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Question DetailsAsked on 5/12/2011

Power line interruptions

I live in a semi-rural area served by an electric cooperative. Power interruptions are all too frequent. Tonight's power surge was supposedly caused by a child's balloon that floated into a power line and tripped a breaker at the substation. Does this sound plausible?

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1 Answer


Balloons (especially metallic ones) and kites are common causes of power outages, as are birds hopping around on insulators and arcing out - we get about one or two outages a year in our area from magpies, jays, ravens, eagles shorting out a line.

One other factor working against you probably, is in rural areas the lines are a lot lighter capacity, so the breakers trip off more readily than in dense urban areas. Also, coops and small power companies tend to put more emphasis on reducing damage to their system in the event of a short, so they are generally more conservative in selecting breaker sizing. This is particularly true in areas where tree contact is common and especially in fire hazard areas, so they do not have lines burn through or start fires that they then get blamed for.

In some areas with heavy vegetation and few customers on a line, especially if passing through a wildlife preserve or park or such, they will sometimes choose for economic reasons or not be allowed (or meet too much resistance from locals) to clear along the right of way the 100-200 feet it takes to prevent tree issues, so instead of breakers they put in ground fault interrupters - like a giant GFCI. These trip out at very low current flow between circuit lines, so even a balloon or kite string which melts or burns away almost instantly and would not trip a breaker will take the line off-line, to prevent damage to the wires. Sometimes they use the more expensive ones that remake the contact 3 times to see if the short is still there before staying off, others use one-time trip interrupters that trip off at the first short and have to be manually reset by a lineman. This is likely the case in your area, so you might commonly get a half dozen or dozen interruptions like that a year in a wooded region, generally from 5-60 minutes (or many hours in truly remote areas) long depending on how long it takes for a lineman to get to the point of interruption, deterine the cause and clear it, and reset the breaker/interrupter.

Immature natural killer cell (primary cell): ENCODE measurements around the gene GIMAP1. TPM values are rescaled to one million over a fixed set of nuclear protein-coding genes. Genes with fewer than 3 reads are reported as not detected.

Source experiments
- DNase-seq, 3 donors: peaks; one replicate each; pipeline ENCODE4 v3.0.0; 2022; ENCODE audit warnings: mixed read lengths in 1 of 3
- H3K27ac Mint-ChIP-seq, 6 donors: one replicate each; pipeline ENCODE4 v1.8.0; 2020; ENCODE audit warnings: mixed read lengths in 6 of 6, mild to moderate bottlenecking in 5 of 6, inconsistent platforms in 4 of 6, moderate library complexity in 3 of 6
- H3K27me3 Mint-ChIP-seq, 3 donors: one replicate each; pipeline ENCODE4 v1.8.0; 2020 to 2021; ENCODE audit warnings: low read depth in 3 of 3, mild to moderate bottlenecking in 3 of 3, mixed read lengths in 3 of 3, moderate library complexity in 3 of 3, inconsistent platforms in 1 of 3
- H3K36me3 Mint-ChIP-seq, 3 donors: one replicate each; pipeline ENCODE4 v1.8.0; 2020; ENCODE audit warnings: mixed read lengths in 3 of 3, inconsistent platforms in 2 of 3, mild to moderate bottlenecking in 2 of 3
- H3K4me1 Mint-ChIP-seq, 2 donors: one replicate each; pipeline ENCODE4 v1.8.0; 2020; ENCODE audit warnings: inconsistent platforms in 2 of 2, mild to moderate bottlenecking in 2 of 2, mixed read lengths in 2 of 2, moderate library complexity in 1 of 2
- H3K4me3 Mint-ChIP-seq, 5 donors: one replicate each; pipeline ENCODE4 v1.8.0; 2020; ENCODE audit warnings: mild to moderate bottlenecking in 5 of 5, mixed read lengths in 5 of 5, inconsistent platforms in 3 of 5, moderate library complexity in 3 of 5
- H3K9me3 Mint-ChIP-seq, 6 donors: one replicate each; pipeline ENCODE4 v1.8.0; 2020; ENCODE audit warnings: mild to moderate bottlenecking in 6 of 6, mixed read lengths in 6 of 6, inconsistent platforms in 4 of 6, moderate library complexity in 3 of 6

Answered 5 years ago by LCD

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